I say, I say, I say - how much snow does it take to close 34 schools? I thought I'd show you with a picture, and thanks to having a little more time on my hands and some inspiration from UK Myste's macro set from yesterday, I busted out the tubes.
I'm really narked, as I've got a lot of stuff that I could be doing. An empty school is my ideal scenario, and having made the battle against the snow and got into work on time to be told not just that you 'can' go home but that you 'must' go home is a right bloody pain.
I must be the only person in the world grumbling about what is essentially an extra day off, but it does irk a bit - especially when you've made the effort and you know that you've probably got colleagues who haven't even bothered getting dressed today.
Anyway, as locals will know, we got about two to three inches of snow last night. How can that bring a city to a crawl?
Well...my first clue comes from the fact that I got a pint of milk, but no footsteps from the milkman. That leads me to deduce that the snowfall was intense and recent. If it starts snowing heavily at 5am then there's really nothing that the gritters can do. And that proved to be the case. Roads were abominable. It seems that a decade of no major snowfall has gifted Liverpool with a huge amount of drivers who (and it's not their fault) have no idea how to deal with snow.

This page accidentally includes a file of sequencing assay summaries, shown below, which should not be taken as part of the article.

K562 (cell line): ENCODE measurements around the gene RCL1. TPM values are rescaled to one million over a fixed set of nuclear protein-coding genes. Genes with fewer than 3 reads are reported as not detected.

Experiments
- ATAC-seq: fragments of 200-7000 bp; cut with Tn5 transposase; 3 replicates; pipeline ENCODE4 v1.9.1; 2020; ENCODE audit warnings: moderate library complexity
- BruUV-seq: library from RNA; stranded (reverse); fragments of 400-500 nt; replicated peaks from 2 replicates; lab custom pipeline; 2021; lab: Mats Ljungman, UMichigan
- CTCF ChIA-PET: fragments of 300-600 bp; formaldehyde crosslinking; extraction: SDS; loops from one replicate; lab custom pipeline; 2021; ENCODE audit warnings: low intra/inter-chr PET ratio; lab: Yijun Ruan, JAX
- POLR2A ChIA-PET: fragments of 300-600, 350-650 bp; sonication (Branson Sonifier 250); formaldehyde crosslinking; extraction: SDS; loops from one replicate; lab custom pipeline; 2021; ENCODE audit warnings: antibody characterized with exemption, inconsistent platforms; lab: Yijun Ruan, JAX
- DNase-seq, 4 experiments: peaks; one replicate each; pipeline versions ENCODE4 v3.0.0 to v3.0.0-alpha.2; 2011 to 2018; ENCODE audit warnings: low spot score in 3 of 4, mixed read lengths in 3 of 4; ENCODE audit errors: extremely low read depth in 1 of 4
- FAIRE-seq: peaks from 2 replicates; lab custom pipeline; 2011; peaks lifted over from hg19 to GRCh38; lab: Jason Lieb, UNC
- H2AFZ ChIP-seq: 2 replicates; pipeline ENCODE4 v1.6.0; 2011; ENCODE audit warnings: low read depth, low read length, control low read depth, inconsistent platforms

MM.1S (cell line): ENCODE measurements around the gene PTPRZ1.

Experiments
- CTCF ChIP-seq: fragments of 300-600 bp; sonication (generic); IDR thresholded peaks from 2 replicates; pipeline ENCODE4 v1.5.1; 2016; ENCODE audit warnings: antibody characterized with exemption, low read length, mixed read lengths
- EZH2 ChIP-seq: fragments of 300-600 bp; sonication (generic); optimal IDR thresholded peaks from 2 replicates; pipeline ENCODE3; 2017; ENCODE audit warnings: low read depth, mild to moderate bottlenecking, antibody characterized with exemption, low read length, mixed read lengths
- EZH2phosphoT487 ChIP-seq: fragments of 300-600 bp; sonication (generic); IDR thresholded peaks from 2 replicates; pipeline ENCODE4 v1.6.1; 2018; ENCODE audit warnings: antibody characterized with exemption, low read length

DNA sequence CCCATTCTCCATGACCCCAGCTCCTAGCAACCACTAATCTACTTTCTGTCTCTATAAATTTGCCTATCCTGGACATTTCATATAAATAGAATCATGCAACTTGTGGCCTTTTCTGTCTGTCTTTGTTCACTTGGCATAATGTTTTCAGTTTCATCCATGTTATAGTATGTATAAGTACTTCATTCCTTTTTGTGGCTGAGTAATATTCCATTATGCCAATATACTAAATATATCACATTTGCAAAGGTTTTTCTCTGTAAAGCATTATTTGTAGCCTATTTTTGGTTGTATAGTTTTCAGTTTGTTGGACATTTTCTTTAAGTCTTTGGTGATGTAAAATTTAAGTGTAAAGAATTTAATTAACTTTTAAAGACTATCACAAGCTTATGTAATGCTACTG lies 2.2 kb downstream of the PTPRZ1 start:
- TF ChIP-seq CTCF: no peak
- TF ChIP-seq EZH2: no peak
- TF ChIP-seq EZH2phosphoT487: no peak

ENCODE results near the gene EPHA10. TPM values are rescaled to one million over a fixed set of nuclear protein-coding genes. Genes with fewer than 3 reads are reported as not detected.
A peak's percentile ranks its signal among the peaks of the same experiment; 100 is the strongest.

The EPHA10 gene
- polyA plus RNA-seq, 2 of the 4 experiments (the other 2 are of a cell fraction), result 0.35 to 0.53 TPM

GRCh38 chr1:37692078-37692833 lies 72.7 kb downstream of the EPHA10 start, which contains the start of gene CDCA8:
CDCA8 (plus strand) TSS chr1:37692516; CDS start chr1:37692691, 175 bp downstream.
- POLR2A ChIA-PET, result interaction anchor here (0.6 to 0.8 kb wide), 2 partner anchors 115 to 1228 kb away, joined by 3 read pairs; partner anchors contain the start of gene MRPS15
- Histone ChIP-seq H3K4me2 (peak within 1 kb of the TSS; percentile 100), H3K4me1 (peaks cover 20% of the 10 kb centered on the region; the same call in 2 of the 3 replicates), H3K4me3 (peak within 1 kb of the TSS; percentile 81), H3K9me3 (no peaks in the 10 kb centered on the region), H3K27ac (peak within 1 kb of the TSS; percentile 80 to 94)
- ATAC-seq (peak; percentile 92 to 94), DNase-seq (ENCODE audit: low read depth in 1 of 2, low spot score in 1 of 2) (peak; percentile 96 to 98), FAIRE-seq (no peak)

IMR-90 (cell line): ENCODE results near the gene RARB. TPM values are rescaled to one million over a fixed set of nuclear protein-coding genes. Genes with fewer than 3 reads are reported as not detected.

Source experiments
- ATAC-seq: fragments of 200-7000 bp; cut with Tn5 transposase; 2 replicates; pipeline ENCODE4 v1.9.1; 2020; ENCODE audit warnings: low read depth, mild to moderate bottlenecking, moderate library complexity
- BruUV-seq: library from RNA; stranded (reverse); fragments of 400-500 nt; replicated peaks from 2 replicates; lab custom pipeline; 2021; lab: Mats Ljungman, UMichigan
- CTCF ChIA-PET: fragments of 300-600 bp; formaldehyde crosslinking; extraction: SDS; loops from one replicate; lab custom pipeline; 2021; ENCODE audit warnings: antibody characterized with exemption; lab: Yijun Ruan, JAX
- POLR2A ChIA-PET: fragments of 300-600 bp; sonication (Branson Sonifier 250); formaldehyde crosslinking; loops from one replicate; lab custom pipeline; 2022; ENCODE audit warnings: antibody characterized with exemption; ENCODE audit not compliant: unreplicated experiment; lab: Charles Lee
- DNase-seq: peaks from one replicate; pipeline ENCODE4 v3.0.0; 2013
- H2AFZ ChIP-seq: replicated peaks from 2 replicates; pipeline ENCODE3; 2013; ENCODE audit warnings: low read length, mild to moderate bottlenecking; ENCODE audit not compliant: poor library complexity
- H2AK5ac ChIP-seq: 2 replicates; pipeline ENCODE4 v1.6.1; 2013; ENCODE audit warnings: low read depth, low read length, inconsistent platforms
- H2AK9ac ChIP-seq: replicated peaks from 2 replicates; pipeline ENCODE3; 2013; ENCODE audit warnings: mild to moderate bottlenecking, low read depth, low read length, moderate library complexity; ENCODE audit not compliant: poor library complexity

Edge Lane was absolutely rammed at 7:20, and by making a few diversions my 20 minute drive to work took me about forty minutes.
If you combine the fact that your journey time is going to double with the fact that teachers seem to have a huge aversion to living within a ten mile radius of where they work then you suddenly find that you're missing a whole bunch of teachers. You can't really use a skeleton staff - you've either got enough teachers or you haven't.
This means that at some point a school is going to have to make the decision to close. Suddenly, even if that's a primary school, you've now got between two and four hundred parents with child care problems. So they ring in to work and say they'll be late or not there at all. So more schools close. And then the whole thing, with no pun intended, snowballs all the way up to about half nine, by which time at least 34 Liverpool schools have made the decision to close for the day. I feel for Laura and all the other essential health workers who don't have the option of closing. My real sympathy today though goes out to the bus drivers who are manfully doing their best to keep the city going. Well done chaps (and chapesses).